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Escherichia Coli O157:H7 Infection In Dutch Belted And New Zealand White Rabbits | 9231
ISSN: 2161-0681

Journal of Clinical & Experimental Pathology
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Escherichia coli O157:H7 infection in dutch belted and New Zealand white rabbits

2nd International Conference and Exhibition on Pathology

Aruna Panda, Ivan Tatarov, Angela R. Melton-Celsa, Krishnan Kolappaswamy, Edwin H. Kriel, Daniel Petkov, Turhan Coksaygan, Sofie Livio, Charles G. McLeod, James P. Nataro, Alison D O?Brien and Louis J DeTolla

Accepted Abstracts: J Clin Exp Pathol

DOI: 10.4172/2161-0681.S1.010

Abstract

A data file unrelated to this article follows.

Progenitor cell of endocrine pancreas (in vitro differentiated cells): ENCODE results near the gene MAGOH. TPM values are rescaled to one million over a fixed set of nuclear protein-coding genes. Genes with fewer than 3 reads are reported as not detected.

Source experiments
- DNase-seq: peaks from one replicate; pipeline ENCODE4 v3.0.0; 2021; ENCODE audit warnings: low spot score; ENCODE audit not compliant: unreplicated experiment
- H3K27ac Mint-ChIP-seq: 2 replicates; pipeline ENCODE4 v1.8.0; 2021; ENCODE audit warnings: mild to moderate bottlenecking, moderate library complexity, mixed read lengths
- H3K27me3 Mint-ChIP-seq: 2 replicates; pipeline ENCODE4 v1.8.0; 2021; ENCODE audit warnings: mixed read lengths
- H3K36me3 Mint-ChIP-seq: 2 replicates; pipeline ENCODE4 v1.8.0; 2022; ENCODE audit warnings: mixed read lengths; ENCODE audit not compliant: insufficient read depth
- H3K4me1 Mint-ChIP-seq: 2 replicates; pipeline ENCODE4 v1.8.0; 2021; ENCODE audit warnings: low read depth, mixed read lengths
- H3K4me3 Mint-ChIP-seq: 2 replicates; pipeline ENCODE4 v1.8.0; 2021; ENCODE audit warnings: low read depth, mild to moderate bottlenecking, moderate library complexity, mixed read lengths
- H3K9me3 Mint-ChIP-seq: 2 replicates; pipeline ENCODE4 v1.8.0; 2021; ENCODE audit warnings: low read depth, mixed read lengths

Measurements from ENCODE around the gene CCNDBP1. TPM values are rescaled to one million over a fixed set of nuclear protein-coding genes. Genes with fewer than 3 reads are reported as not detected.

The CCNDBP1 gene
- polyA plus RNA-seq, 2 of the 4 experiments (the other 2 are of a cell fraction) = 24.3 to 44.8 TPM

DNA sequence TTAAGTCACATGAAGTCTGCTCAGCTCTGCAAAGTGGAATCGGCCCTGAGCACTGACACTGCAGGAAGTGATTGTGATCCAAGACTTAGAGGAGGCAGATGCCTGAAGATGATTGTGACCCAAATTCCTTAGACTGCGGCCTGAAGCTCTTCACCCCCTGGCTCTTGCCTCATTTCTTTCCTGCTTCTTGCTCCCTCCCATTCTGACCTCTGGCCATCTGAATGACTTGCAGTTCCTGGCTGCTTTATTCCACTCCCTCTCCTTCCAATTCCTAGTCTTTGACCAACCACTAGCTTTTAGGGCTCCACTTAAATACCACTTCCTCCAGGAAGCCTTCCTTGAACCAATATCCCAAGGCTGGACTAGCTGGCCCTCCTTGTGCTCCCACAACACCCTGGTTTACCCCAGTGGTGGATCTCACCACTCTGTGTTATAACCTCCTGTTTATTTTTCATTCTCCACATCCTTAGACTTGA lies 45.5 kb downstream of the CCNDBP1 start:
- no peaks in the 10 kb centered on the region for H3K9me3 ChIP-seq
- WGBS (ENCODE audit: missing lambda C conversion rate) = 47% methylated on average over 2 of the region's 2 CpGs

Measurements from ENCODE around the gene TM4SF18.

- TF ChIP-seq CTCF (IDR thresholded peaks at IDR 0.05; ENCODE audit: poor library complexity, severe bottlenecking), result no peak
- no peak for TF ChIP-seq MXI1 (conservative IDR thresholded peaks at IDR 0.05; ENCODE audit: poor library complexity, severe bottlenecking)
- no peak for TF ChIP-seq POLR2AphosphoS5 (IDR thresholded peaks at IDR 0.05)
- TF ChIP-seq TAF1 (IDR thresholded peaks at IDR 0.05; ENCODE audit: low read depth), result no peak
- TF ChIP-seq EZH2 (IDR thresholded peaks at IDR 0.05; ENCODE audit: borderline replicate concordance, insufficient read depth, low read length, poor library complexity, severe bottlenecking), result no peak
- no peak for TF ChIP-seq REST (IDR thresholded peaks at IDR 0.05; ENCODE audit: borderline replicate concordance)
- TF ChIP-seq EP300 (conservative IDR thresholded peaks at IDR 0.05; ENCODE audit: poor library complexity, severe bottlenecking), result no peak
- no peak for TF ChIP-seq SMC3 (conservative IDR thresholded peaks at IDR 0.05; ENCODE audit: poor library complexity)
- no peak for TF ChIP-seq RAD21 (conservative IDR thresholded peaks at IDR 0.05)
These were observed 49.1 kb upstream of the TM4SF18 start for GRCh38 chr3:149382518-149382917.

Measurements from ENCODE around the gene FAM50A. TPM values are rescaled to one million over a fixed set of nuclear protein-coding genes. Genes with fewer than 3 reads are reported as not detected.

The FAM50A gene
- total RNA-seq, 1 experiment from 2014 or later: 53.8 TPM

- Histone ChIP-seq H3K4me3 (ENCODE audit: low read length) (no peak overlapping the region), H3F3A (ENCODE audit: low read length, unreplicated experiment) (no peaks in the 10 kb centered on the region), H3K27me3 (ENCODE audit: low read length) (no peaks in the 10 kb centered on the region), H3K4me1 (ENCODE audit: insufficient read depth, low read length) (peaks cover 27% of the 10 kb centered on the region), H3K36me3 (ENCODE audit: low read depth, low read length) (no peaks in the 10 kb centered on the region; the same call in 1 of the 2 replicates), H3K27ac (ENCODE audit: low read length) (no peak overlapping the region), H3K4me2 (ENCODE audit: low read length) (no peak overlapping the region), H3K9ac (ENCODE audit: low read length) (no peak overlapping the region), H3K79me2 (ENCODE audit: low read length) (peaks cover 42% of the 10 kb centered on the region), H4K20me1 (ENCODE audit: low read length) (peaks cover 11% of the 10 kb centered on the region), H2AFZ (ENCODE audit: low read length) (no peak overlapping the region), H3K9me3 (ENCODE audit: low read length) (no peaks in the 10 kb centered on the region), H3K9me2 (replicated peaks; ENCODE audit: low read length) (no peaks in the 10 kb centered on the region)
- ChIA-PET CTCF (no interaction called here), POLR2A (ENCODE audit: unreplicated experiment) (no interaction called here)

Enterohemorrhagic Escherichia coli (EHEC) produce one or more types of Shiga toxins and are foodborne causes of bloody diarrhea. The prototype EHEC strain, Escherichia coli (E. coli) O157:H7, is responsible for both sporadic cases and serious outbreaks worldwide. Infection with E. coli that produce Shiga toxins may lead to diarrhea, hemorrhagic colitis, or (less frequently) hemolytic uremic syndrome, which can cause acute kidney failure. The exact mechanism by which EHEC evokes intestinal and renal disease has not yet been determined. The development of a readily reproducible animal oral-infection model with which to evaluate the full pathogenic potential of E. coli O157:H7 and assess the efficacy of therapeutics and vaccines remains a research priority. Dutch belted (DB) rabbits are reported to be susceptible to both natural and experimental EHEC-induced disease, and New Zealand White (NZW) rabbits are a model for the intestinal manifestations of EHEC infection. In the current study, we compared the pathology caused by E. coli O157:H7 infection in DB and NZW rabbits. Both breeds of rabbits developed clinical signs of disease and intestinal lesions after experimental infection. In addition, one of the infected DB rabbits developed renal lesions. Our findings provide evidence that both breeds are susceptible to E. coli O157:H7 infection and that both may be useful models for investigating EHEC infections of humans.
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